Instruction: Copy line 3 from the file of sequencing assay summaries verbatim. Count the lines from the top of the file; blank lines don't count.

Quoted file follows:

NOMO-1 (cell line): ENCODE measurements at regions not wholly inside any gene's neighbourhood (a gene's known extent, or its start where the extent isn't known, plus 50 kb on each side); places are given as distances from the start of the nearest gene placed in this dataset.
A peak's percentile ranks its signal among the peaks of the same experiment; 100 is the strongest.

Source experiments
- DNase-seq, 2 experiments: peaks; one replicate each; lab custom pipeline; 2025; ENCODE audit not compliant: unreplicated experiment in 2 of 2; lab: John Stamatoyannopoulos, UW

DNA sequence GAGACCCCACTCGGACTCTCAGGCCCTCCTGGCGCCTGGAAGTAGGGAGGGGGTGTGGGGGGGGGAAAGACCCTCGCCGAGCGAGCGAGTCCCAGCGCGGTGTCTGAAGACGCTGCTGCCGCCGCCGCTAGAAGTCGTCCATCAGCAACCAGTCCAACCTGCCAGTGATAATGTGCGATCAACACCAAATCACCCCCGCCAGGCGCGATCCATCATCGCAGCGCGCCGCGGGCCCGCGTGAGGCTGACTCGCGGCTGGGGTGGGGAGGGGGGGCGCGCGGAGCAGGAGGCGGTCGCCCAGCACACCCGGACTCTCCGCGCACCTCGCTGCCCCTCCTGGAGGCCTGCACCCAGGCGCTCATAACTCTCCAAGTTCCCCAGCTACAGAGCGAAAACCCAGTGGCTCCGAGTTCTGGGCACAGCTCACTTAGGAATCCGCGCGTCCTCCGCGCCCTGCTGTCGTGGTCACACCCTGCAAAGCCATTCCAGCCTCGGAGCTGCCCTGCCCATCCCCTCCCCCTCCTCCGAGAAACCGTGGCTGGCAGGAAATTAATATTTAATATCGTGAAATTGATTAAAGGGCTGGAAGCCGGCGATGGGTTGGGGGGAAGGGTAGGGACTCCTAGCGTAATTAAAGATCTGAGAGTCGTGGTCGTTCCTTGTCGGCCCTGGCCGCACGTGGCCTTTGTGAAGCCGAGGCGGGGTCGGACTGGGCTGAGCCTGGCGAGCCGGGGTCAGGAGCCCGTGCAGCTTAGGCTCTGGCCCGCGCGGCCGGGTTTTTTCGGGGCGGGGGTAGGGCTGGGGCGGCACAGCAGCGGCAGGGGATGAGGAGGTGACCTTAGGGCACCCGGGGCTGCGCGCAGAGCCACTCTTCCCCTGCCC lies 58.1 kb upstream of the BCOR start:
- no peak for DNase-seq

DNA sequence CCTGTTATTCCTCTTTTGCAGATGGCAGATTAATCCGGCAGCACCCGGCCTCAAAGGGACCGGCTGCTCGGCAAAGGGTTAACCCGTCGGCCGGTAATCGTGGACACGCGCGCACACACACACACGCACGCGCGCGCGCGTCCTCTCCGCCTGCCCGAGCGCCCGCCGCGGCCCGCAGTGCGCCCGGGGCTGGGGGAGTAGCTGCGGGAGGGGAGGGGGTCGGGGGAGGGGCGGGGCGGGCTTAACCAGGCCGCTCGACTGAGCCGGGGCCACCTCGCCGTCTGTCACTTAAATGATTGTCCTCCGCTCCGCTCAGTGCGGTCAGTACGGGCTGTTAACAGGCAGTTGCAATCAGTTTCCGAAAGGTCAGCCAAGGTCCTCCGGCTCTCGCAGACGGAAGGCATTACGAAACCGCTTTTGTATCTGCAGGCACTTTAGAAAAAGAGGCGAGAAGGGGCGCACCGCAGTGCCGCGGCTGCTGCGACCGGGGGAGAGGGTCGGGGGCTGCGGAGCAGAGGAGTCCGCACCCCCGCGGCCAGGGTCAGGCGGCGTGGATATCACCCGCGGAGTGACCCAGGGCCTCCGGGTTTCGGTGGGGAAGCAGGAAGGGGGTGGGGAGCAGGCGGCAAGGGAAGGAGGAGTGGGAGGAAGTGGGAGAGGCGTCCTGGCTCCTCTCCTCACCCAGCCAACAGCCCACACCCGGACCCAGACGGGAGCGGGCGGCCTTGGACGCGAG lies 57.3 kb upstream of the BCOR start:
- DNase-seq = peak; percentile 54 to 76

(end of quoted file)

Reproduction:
Source experiments